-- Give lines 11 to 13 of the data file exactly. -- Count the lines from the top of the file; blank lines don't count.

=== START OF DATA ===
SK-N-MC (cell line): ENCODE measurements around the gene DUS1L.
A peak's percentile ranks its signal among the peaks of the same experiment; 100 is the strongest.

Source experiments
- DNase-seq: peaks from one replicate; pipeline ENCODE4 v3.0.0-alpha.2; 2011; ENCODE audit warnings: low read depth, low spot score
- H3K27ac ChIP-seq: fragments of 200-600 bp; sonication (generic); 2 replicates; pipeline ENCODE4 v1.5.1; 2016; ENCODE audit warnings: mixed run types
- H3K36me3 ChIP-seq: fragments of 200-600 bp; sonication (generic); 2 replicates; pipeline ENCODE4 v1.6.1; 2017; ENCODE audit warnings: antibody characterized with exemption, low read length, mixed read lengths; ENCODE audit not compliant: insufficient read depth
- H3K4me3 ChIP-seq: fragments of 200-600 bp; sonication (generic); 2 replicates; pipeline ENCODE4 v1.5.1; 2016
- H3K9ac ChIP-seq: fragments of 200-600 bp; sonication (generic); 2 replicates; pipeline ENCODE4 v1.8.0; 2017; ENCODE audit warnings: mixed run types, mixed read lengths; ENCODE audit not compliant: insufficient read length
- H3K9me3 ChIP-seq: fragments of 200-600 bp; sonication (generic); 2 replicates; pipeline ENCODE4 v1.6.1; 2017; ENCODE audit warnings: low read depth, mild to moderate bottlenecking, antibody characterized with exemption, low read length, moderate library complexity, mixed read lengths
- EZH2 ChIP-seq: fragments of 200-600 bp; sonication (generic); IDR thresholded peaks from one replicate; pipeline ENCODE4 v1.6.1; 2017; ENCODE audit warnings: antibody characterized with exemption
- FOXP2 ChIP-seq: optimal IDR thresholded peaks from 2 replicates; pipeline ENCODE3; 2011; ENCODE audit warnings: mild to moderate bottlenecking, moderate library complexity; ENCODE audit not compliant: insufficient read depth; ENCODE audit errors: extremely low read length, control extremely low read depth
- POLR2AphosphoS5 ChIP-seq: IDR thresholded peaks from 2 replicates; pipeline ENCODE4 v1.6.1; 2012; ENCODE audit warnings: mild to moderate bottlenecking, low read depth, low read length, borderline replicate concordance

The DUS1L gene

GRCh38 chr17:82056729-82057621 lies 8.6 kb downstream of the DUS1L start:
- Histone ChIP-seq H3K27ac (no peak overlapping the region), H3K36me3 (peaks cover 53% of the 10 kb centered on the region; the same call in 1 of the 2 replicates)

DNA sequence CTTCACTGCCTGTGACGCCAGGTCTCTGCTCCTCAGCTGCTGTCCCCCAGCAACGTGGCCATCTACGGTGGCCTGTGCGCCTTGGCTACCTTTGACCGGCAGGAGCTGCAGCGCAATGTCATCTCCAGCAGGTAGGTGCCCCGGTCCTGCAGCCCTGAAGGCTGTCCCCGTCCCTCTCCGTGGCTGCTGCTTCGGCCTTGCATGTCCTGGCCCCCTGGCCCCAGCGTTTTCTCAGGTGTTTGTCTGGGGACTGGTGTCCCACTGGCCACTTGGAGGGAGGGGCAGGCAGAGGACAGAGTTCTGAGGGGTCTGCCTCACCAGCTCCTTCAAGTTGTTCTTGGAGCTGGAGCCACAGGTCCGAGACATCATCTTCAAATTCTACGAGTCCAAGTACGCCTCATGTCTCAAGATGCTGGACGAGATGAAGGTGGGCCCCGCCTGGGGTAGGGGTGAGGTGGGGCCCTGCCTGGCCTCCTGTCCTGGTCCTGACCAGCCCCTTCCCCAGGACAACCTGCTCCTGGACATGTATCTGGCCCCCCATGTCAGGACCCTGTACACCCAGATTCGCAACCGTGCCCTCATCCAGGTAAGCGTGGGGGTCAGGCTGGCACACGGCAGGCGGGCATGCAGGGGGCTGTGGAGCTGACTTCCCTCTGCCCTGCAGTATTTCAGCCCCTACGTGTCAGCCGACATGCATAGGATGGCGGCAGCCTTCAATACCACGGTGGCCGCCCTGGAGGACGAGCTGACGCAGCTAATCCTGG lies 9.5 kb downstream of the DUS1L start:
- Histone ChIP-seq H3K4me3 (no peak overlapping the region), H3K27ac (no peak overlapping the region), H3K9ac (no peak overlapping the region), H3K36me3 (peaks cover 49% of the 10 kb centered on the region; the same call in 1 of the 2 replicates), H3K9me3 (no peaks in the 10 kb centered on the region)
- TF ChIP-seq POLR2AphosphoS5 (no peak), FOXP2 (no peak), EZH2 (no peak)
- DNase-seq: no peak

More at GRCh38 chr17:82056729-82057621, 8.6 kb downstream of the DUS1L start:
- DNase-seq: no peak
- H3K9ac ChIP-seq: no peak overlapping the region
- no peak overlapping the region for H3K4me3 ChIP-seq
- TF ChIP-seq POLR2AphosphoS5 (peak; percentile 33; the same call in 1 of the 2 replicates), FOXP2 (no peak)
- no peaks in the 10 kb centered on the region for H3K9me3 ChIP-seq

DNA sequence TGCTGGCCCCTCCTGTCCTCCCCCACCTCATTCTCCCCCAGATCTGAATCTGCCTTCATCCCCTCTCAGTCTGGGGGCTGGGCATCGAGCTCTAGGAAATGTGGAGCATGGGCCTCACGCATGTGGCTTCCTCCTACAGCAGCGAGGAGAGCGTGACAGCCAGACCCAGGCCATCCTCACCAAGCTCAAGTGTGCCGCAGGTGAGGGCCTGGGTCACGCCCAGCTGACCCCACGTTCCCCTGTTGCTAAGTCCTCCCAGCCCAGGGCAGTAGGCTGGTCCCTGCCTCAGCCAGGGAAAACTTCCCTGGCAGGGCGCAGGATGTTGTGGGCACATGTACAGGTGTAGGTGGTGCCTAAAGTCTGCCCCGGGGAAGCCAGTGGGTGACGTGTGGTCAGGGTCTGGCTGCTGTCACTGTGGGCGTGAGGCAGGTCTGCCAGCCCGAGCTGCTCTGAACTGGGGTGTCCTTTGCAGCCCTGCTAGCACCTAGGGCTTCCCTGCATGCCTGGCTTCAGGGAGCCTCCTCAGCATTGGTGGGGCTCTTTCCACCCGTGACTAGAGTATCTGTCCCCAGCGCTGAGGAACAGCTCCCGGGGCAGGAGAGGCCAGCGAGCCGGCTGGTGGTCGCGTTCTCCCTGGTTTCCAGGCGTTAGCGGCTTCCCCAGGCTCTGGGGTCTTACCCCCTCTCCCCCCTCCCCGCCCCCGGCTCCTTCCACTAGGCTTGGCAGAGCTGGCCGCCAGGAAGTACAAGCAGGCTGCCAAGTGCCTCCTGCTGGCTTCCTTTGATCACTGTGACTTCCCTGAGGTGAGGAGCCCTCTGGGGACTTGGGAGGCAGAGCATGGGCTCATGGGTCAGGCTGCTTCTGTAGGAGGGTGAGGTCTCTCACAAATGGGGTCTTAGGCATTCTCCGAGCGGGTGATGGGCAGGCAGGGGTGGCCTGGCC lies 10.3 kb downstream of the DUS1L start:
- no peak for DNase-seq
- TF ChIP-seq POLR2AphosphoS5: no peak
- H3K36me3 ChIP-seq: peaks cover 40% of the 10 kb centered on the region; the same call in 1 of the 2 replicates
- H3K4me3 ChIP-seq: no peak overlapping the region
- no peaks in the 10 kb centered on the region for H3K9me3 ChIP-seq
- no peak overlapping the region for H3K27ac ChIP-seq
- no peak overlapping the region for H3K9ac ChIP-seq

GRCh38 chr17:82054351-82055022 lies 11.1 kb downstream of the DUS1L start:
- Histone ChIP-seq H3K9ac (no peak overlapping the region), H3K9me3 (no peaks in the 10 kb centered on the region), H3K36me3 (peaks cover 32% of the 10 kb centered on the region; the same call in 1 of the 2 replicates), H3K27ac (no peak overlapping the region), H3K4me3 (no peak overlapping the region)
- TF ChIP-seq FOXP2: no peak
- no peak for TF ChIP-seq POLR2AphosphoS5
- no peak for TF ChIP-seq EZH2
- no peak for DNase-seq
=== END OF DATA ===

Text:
- FOXP2 ChIP-seq: optimal IDR thresholded peaks from 2 replicates; pipeline ENCODE3; 2011; ENCODE audit warnings: mild to moderate bottlenecking, moderate library complexity; ENCODE audit not compliant: insufficient read depth; ENCODE audit errors: extremely low read length, control extremely low read depth
- POLR2AphosphoS5 ChIP-seq: IDR thresholded peaks from 2 replicates; pipeline ENCODE4 v1.6.1; 2012; ENCODE audit warnings: mild to moderate bottlenecking, low read depth, low read length, borderline replicate concordance

The DUS1L gene